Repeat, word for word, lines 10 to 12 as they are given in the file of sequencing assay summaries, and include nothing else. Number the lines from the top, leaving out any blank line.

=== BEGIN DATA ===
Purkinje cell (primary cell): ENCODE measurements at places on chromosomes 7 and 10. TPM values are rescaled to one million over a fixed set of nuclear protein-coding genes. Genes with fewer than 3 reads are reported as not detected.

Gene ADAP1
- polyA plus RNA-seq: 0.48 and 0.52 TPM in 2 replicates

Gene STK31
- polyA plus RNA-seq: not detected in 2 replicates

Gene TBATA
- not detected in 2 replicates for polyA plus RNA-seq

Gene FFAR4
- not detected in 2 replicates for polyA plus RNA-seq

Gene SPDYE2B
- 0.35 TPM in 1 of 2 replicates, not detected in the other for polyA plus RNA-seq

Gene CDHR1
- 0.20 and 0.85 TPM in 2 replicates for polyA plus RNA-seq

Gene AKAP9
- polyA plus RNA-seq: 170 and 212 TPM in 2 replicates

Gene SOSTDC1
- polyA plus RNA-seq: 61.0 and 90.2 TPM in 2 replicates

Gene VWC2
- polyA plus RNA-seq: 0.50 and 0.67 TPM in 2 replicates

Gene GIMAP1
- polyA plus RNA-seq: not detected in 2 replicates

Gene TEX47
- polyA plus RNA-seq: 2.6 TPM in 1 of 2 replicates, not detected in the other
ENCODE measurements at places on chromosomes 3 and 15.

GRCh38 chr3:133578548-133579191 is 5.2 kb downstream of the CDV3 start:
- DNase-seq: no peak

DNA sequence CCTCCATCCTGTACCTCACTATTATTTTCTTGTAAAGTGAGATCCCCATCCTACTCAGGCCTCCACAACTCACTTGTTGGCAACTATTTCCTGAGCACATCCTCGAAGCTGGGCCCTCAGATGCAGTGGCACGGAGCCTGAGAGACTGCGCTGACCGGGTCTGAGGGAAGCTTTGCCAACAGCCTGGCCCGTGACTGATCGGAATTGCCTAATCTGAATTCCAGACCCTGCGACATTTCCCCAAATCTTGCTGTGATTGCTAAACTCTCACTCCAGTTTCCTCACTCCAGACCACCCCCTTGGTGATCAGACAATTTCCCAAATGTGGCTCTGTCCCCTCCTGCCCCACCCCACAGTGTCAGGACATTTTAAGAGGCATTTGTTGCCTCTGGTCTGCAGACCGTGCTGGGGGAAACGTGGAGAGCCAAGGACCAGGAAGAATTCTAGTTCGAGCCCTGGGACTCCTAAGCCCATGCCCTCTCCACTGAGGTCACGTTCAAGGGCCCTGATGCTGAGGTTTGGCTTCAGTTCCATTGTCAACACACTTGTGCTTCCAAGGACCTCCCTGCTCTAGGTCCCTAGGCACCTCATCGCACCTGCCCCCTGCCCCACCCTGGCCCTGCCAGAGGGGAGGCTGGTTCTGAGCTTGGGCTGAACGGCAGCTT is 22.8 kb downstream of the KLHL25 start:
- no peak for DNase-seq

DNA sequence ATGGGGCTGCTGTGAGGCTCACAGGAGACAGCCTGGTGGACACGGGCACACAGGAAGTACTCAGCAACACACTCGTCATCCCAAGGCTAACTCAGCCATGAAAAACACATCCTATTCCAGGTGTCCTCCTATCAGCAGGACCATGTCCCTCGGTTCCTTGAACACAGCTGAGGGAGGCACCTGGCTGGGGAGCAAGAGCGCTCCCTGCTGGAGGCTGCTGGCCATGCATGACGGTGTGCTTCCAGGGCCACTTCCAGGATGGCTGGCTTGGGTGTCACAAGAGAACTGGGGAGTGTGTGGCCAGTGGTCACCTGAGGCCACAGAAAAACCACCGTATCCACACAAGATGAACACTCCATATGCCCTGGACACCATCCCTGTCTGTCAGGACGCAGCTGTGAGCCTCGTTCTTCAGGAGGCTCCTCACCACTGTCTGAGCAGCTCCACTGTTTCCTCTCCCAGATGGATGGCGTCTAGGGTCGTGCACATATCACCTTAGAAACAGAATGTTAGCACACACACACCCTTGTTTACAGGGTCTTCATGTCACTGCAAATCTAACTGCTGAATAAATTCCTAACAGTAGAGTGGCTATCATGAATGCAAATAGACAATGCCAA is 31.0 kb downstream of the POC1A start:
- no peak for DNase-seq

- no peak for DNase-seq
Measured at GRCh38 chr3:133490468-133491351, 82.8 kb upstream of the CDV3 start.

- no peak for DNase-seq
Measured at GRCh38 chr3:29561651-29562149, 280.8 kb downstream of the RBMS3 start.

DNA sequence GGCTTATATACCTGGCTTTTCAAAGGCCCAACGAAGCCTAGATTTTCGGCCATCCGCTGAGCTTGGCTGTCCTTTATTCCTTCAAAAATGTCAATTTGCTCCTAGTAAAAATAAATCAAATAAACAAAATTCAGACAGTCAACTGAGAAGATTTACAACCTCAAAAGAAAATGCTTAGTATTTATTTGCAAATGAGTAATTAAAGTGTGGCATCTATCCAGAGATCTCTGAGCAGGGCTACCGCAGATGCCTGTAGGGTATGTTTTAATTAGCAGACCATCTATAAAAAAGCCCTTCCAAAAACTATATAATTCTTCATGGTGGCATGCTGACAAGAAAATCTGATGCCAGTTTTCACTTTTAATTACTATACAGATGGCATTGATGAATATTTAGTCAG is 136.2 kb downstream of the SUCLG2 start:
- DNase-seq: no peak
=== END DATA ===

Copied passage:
Gene SPDYE2B
- 0.35 TPM in 1 of 2 replicates, not detected in the other for polyA plus RNA-seq

Gene CDHR1